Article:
What to look out for when investing in a company?

Under the “What is value investing” post, the 1st step to do is to analyse the company fundamentally (both quantitatively and qualitatively) by looking at the financial statements to determine the quantitative part and asking certain questions to determine the qualitative part of the company. The company must also have a wide moat or competitive advantage that will not be breached that easily, if not, at all.  Wide moat can come from the brand name (eg. Coca Cola, McDonalds), monopoly position (eg. SMRT, SGX), pricing advantage, patented technology (eg. Pfizer). Just like in the picture above, the company must be guarded from its competitors with a huge moat. From Wikipedia, a moat is “a deep, broad ditch, either dry or filled with water, that surrounds a castle, building or town, historically to provide it with a preliminary line of defense. In some places moats evolved into more extensive water defenses, including natural or artificial lakes, dams and sluices. In later castles the moat or water defences may be largely ornamental”.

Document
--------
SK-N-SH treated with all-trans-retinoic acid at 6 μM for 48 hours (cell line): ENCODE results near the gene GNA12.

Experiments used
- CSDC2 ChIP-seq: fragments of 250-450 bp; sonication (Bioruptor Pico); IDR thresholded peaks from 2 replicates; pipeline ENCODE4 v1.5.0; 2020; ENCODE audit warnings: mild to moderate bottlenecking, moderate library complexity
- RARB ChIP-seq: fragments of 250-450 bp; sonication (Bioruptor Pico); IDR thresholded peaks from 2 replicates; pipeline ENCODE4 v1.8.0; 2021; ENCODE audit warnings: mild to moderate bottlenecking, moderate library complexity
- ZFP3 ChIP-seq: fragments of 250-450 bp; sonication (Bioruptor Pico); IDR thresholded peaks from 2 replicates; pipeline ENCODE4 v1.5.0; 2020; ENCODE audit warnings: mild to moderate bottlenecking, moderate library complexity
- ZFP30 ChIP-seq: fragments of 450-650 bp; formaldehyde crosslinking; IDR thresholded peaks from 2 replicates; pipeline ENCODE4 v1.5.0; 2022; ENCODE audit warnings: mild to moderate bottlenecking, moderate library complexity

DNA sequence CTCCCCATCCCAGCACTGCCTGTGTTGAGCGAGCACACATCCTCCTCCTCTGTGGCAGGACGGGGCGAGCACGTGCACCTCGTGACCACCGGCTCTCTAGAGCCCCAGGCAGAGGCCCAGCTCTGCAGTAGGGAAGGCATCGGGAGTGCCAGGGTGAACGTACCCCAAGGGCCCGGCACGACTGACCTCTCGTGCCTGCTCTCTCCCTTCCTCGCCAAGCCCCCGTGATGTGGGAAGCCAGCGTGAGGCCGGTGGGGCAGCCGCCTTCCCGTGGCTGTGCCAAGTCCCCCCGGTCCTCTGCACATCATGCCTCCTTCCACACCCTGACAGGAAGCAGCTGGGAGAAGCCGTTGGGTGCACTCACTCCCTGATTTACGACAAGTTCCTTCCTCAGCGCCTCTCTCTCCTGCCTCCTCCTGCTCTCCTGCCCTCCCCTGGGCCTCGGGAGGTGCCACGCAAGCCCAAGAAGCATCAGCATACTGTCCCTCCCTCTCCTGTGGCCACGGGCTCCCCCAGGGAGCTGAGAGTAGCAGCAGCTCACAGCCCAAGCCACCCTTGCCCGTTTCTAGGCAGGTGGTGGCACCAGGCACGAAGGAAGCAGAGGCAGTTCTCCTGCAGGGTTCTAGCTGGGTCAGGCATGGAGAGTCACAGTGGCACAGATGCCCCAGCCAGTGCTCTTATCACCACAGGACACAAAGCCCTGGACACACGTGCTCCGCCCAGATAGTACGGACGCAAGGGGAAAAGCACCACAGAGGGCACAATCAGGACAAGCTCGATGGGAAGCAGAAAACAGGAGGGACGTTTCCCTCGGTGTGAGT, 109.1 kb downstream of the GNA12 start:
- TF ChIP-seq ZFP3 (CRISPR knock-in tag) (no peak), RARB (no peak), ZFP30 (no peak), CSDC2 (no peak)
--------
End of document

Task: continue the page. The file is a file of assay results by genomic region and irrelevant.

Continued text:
I’m going to do a case study on Thomson Medical Centre (TMC) just so you know how to analyse a company to determine if it’s a good buy. TMC is a near-perfect company (nothing is perfect in this world) that fits the value investing model and I’m happy to have found this gem. After reading this post, I hope you get a clearer understanding on what value investing really is and how to find gems like TMC.


TMC is a leading private hospital in Singapore catering to women and children. Located at Thomson Road, walking distance from Novena Church, it provides a comprehensive range of services with focus in Obstetrics and Gynaecology (O&G) and paediatric services.

Does TMC have a wide moat?

I believe TMC has a wide moat because it has won many awards including being in the top position in Customer Satisfaction Index in the healthcare sector in January 2010 and it was one of the 5 Singapore-listed companies to win the Forbes ‘Asia’s Best 200 Under A Billion’ award in September 2009.

TMC has the highest number of live births among all the private hospitals. It also has VIP rooms and premier wards that makes TMC look like a 5-star hotel. Many celebrities have chosen TMC to deliver their babies. 32.2% of the customers are repeat customers. This shows how much people value TMC and the services provided by TMC. It has become a brand name amongst people.

Now, we will analyse the financial statements.

Quantitative analysis

Revenue and Net Profits